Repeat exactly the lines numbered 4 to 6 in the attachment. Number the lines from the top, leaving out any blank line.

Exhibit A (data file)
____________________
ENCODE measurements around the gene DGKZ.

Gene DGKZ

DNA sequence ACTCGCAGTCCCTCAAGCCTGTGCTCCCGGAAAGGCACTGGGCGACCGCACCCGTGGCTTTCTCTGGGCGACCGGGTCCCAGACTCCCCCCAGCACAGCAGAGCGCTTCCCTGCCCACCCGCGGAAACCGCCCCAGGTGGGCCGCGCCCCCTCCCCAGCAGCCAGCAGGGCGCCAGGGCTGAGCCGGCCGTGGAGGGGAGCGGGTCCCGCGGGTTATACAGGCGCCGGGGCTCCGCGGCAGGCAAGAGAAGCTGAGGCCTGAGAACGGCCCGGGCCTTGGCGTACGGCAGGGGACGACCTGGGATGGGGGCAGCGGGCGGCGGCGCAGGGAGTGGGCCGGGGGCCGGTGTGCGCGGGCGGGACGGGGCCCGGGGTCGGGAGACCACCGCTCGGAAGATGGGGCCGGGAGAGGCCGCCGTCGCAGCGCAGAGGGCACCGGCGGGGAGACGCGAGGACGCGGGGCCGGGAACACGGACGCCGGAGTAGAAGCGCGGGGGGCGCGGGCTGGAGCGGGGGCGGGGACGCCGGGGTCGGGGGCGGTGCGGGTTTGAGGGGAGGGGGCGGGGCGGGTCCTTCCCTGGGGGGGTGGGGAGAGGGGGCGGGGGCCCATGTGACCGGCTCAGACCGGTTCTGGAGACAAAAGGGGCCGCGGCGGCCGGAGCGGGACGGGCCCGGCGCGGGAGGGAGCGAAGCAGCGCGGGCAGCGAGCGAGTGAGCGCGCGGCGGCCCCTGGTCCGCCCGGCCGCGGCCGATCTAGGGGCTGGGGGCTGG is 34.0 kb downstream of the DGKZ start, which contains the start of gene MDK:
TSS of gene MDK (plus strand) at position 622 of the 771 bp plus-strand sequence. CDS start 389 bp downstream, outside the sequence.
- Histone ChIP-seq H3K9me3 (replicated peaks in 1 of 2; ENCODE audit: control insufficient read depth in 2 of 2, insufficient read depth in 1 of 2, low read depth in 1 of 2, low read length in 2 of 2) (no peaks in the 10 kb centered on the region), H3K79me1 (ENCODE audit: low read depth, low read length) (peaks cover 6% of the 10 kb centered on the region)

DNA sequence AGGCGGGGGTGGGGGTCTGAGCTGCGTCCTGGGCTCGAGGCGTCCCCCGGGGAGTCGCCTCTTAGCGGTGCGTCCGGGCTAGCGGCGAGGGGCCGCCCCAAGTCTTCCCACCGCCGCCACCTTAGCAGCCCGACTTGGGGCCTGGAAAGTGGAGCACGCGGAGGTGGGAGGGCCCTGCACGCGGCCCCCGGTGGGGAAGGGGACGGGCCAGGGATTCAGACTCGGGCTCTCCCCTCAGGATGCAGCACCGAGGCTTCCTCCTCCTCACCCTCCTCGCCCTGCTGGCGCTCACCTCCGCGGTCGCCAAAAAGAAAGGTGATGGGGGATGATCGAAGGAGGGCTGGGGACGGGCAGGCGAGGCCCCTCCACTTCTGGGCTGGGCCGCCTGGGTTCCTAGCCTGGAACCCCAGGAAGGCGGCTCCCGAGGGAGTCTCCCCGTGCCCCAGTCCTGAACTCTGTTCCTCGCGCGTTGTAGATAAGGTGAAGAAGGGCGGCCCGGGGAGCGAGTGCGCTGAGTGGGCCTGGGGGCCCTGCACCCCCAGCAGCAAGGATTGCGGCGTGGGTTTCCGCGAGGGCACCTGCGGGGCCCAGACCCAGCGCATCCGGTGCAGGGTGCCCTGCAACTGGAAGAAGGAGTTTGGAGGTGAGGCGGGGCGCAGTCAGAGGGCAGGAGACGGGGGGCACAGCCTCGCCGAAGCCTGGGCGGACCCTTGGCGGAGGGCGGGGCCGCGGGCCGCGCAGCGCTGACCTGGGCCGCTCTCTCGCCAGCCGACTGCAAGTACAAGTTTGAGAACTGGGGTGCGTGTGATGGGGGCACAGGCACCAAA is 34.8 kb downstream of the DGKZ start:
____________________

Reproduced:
TSS of gene MDK (plus strand) at position 622 of the 771 bp plus-strand sequence. CDS start 389 bp downstream, outside the sequence.
- Histone ChIP-seq H3K9me3 (replicated peaks in 1 of 2; ENCODE audit: control insufficient read depth in 2 of 2, insufficient read depth in 1 of 2, low read depth in 1 of 2, low read length in 2 of 2) (no peaks in the 10 kb centered on the region), H3K79me1 (ENCODE audit: low read depth, low read length) (peaks cover 6% of the 10 kb centered on the region)

DNA sequence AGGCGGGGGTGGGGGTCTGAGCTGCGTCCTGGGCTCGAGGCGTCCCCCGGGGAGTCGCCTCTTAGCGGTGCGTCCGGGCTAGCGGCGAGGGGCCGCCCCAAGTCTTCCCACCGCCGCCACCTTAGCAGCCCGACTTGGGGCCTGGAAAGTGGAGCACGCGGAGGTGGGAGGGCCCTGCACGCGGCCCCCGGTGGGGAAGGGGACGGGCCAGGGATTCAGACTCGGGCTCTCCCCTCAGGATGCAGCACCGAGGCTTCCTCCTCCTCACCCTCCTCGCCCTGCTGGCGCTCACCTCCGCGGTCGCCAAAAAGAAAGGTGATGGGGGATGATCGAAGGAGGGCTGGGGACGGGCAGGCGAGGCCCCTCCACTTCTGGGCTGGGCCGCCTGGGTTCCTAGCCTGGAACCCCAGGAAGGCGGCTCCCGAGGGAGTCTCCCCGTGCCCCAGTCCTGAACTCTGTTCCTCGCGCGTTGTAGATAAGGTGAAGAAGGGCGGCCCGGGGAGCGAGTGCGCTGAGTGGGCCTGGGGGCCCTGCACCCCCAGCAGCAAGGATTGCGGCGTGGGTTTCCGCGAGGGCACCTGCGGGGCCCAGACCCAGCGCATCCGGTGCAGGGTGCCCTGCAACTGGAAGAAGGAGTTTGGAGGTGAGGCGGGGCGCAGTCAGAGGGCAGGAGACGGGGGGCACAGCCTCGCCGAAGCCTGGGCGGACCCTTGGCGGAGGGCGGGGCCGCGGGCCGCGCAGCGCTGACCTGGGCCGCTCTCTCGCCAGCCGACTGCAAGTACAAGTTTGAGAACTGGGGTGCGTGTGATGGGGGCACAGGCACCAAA is 34.8 kb downstream of the DGKZ start: